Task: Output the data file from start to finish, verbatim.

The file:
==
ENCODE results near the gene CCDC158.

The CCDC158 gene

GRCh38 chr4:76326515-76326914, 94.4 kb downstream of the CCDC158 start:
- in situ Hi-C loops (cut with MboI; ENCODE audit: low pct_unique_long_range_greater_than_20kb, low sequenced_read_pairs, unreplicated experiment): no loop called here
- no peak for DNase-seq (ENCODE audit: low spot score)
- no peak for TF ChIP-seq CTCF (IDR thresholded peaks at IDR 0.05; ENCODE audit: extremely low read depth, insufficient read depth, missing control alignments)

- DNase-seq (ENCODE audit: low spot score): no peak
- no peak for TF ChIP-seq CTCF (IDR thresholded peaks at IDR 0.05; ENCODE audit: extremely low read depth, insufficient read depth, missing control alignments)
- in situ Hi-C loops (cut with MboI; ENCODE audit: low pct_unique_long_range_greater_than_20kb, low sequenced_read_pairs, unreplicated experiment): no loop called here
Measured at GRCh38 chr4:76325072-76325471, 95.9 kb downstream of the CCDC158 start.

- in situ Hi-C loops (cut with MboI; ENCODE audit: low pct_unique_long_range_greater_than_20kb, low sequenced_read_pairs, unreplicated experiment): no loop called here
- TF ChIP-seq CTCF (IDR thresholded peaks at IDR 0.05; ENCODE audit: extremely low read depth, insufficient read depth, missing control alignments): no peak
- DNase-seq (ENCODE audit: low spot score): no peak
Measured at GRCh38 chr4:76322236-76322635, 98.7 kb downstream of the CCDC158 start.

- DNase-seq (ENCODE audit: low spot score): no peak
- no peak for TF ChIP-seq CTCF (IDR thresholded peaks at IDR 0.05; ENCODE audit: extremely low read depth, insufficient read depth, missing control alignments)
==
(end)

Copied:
ENCODE results near the gene CCDC158.

The CCDC158 gene

GRCh38 chr4:76326515-76326914, 94.4 kb downstream of the CCDC158 start:
- in situ Hi-C loops (cut with MboI; ENCODE audit: low pct_unique_long_range_greater_than_20kb, low sequenced_read_pairs, unreplicated experiment): no loop called here
- no peak for DNase-seq (ENCODE audit: low spot score)
- no peak for TF ChIP-seq CTCF (IDR thresholded peaks at IDR 0.05; ENCODE audit: extremely low read depth, insufficient read depth, missing control alignments)

- DNase-seq (ENCODE audit: low spot score): no peak
- no peak for TF ChIP-seq CTCF (IDR thresholded peaks at IDR 0.05; ENCODE audit: extremely low read depth, insufficient read depth, missing control alignments)
- in situ Hi-C loops (cut with MboI; ENCODE audit: low pct_unique_long_range_greater_than_20kb, low sequenced_read_pairs, unreplicated experiment): no loop called here
Measured at GRCh38 chr4:76325072-76325471, 95.9 kb downstream of the CCDC158 start.

- in situ Hi-C loops (cut with MboI; ENCODE audit: low pct_unique_long_range_greater_than_20kb, low sequenced_read_pairs, unreplicated experiment): no loop called here
- TF ChIP-seq CTCF (IDR thresholded peaks at IDR 0.05; ENCODE audit: extremely low read depth, insufficient read depth, missing control alignments): no peak
- DNase-seq (ENCODE audit: low spot score): no peak
Measured at GRCh38 chr4:76322236-76322635, 98.7 kb downstream of the CCDC158 start.

- DNase-seq (ENCODE audit: low spot score): no peak
- no peak for TF ChIP-seq CTCF (IDR thresholded peaks at IDR 0.05; ENCODE audit: extremely low read depth, insufficient read depth, missing control alignments)